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On July 18, the same day AMSC unveiled the "World's First 5,000 hp HTS Motor" (http://www.amsuper.com/5000htsmotor.htm), David Bogoslaw of Dow Jones Newswires wrote "New Superconductors Could Spark Silver Demand Explosion". American Superconductor is featured prominently in his article because silver is a key component in the HTS wire the company is producing for the Pirelli cables used in the Detroit project. The article is mainly about the advantages of protecting the extremely brittle superconducting ceramic filaments by sheathing them in a silver alloy and why that will increase the demand for silver exponentially.

Juan Farre, chief executive officer of Copenhagen-based Nordic Superconductor Technologies A/S, estimates that the annual worldwide demand for silver in superconductors will be "2 million ounces from 2002, assuming that a quarter of global market share would be captured by AMSC's Devens plant." Statements by CEO Greg Yurek give insight into the company's vision, as he discusses plans for the Devens plant, currently producing 500 kilometers of wire, to increase annual output to 20,000 within a few years.

From the article, "Yurek regards the potential market for superconductors as substantial, citing research by the Electric Power Research Institute, one of AMSC's partners in the Detroit project. EPRI's survey of utilities around the U.S. showed that there are 3,000 circuit-kilometers ripe for replacement in order to upgrade worn-out cables and increase power flow."

The 20,000km of HTS wire the AMSC's Devens plant will eventually produce would be enough for 150 circuit-km of superconducting cable, just 5% of that market, Yurek said.


IF EPRI's survey proved to be anywhere near accurate and not just more hype, and IF those utilities chose to install superconducting cable, the Devens plant alone wouldn't be able to keep pace with the demand. I agree with TimBurcroff that Greg Yurek has demonstrated in the past that he is a strategic thinker. Does it seem reasonable that American Superconductor would be producing 25% of global market share in 2002, as predicted, and as demand increases drop to just 5% of the market eventually because the Devens plant reaches capacity? It seems more likely that AMSC would find a way to increase production capacity IF the need arises.

This sounds good, but it is all hypothetical with a lot of "IF's".

It's difficult to reconcile Yurek's comments above with statements under "Quantitative and Qualitative Disclosures about Market Risk" in the Annual Report (SEC form 10-K), filed June 27, 2001.

We have a history of operating losses and we expect to continue to incur losses in the future.
Assuming the company can stay solvent in spite of these losses, there are still other hurdles.

There are a number of technological challenges that must be successfully addressed before our superconducting products can gain widespread commercial acceptance.
Principal challenges appear to be price and performance with regard to insulation and cryogenics.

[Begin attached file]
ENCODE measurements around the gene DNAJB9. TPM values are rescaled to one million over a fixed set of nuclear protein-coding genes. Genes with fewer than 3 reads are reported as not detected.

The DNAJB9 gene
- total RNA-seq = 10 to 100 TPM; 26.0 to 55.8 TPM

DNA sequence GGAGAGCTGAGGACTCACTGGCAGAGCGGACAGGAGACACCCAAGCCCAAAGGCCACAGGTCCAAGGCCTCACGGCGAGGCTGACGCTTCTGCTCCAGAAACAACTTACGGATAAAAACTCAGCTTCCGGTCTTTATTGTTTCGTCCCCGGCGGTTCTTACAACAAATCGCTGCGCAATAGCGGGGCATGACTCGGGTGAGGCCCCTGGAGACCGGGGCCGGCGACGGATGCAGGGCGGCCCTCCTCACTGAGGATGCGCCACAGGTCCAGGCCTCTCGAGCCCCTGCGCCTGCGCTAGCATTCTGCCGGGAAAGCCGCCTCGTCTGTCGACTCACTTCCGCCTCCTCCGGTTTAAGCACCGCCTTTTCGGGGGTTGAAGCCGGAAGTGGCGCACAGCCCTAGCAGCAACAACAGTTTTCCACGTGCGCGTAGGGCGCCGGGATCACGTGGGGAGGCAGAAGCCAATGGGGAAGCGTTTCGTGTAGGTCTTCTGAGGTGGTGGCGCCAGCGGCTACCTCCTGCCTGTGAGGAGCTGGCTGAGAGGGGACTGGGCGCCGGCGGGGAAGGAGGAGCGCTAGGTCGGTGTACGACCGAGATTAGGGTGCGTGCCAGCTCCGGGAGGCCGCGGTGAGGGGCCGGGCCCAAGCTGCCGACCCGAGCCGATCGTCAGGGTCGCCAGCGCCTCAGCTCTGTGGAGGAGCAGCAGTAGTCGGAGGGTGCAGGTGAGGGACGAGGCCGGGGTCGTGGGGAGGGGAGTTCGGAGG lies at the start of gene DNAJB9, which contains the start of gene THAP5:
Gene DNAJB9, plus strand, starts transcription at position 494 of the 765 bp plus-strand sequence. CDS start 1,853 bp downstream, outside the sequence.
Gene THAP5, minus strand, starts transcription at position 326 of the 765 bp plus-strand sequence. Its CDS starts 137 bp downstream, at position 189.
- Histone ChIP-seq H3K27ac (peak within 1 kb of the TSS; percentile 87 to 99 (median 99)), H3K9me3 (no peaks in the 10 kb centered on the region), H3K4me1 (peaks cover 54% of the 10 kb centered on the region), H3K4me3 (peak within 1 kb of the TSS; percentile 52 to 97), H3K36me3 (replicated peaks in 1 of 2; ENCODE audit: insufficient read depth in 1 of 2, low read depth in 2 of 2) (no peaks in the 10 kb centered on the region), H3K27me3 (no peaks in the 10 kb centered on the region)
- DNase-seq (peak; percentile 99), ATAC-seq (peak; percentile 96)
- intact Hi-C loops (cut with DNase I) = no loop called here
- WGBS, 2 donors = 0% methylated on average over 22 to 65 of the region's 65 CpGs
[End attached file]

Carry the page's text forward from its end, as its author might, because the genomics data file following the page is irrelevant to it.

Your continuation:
We do not believe any company has yet successfully developed and commercialized significant quantities of HTS wire or wire products.

We also believe that several years of further development in the cable and motor industries will be necessary before a substantial number of additional commercial applications for our HTS wire in these industries can be developed and proven.

The commercial uses of superconducting products are very limited today, and a widespread commercial market for our products may not develop.

To date, there has been no widespread commerical use of HTS products.

We have historically focused on research and development activities and have limited experience in marketing and selling our products…essential to our future success.


The Detroit project has received a lot of attention lately, keeping American Superconductor in the news. But SMES and D-SMES sales have been disappointing, missing projections for consecutive quarters. The conference call next week needs to address these current concerns.

Judy

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Because this is a specific stock board, I hesitate to submit posts such as my last ones. But I noticed that there have been several postings lately from less experienced investors who are just checking out American Superconductor. I remember feeling like a stranger in a strange land. I appreciated those who advised me, whether I agreed with them or not. I thought sharing my views and conclusions might help someone else. Thank you, "delighted", for letting me know my efforts weren't in vain.

I'm glad you decided to follow AMSC. Yes, it is an interesting company--one with loads of potential. And yes, it is a speculative stock, so it involves plenty of risk. But the team assembled at the helm has impressive expertise and experience. The question is and has always been whether they will be able to produce a viable product for which there is a market.
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